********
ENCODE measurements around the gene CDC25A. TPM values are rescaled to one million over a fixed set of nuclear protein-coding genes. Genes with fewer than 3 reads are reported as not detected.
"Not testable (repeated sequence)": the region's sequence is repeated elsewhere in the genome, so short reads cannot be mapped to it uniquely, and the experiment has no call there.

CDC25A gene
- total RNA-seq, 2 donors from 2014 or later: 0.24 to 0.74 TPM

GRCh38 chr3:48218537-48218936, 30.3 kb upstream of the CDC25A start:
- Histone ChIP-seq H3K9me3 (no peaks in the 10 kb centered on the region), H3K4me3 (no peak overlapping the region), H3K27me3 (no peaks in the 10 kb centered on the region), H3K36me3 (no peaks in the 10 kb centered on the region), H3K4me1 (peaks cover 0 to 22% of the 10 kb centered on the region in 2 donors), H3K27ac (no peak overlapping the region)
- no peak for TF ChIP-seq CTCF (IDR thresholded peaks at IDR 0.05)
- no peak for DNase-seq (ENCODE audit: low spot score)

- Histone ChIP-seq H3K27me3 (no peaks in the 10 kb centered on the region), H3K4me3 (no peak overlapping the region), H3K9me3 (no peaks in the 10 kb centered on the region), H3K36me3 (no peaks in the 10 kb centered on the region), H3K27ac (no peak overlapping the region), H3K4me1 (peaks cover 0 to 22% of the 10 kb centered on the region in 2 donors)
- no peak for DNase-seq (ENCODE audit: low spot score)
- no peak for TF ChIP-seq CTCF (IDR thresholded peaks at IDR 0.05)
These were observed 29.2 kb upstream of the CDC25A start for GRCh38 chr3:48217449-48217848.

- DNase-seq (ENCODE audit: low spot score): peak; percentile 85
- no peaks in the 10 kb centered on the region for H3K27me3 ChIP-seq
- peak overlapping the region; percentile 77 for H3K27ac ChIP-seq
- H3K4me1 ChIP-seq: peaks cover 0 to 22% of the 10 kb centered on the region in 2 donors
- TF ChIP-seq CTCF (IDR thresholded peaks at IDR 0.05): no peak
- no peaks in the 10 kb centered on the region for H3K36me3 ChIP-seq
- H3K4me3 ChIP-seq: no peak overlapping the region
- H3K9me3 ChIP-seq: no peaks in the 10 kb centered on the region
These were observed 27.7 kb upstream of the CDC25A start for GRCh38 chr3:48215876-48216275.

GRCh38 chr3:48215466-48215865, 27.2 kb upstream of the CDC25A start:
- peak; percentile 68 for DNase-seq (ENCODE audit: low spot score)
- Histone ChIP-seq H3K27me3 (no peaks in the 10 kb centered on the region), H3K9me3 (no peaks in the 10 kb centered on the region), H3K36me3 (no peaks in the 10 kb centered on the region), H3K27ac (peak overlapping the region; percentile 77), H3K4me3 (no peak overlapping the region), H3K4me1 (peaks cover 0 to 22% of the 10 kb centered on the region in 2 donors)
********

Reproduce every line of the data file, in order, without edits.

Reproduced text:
ENCODE measurements around the gene CDC25A. TPM values are rescaled to one million over a fixed set of nuclear protein-coding genes. Genes with fewer than 3 reads are reported as not detected.
"Not testable (repeated sequence)": the region's sequence is repeated elsewhere in the genome, so short reads cannot be mapped to it uniquely, and the experiment has no call there.

CDC25A gene
- total RNA-seq, 2 donors from 2014 or later: 0.24 to 0.74 TPM

GRCh38 chr3:48218537-48218936, 30.3 kb upstream of the CDC25A start:
- Histone ChIP-seq H3K9me3 (no peaks in the 10 kb centered on the region), H3K4me3 (no peak overlapping the region), H3K27me3 (no peaks in the 10 kb centered on the region), H3K36me3 (no peaks in the 10 kb centered on the region), H3K4me1 (peaks cover 0 to 22% of the 10 kb centered on the region in 2 donors), H3K27ac (no peak overlapping the region)
- no peak for TF ChIP-seq CTCF (IDR thresholded peaks at IDR 0.05)
- no peak for DNase-seq (ENCODE audit: low spot score)

- Histone ChIP-seq H3K27me3 (no peaks in the 10 kb centered on the region), H3K4me3 (no peak overlapping the region), H3K9me3 (no peaks in the 10 kb centered on the region), H3K36me3 (no peaks in the 10 kb centered on the region), H3K27ac (no peak overlapping the region), H3K4me1 (peaks cover 0 to 22% of the 10 kb centered on the region in 2 donors)
- no peak for DNase-seq (ENCODE audit: low spot score)
- no peak for TF ChIP-seq CTCF (IDR thresholded peaks at IDR 0.05)
These were observed 29.2 kb upstream of the CDC25A start for GRCh38 chr3:48217449-48217848.

- DNase-seq (ENCODE audit: low spot score): peak; percentile 85
- no peaks in the 10 kb centered on the region for H3K27me3 ChIP-seq
- peak overlapping the region; percentile 77 for H3K27ac ChIP-seq
- H3K4me1 ChIP-seq: peaks cover 0 to 22% of the 10 kb centered on the region in 2 donors
- TF ChIP-seq CTCF (IDR thresholded peaks at IDR 0.05): no peak
- no peaks in the 10 kb centered on the region for H3K36me3 ChIP-seq
- H3K4me3 ChIP-seq: no peak overlapping the region
- H3K9me3 ChIP-seq: no peaks in the 10 kb centered on the region
These were observed 27.7 kb upstream of the CDC25A start for GRCh38 chr3:48215876-48216275.

GRCh38 chr3:48215466-48215865, 27.2 kb upstream of the CDC25A start:
- peak; percentile 68 for DNase-seq (ENCODE audit: low spot score)
- Histone ChIP-seq H3K27me3 (no peaks in the 10 kb centered on the region), H3K9me3 (no peaks in the 10 kb centered on the region), H3K36me3 (no peaks in the 10 kb centered on the region), H3K27ac (peak overlapping the region; percentile 77), H3K4me3 (no peak overlapping the region), H3K4me1 (peaks cover 0 to 22% of the 10 kb centered on the region in 2 donors)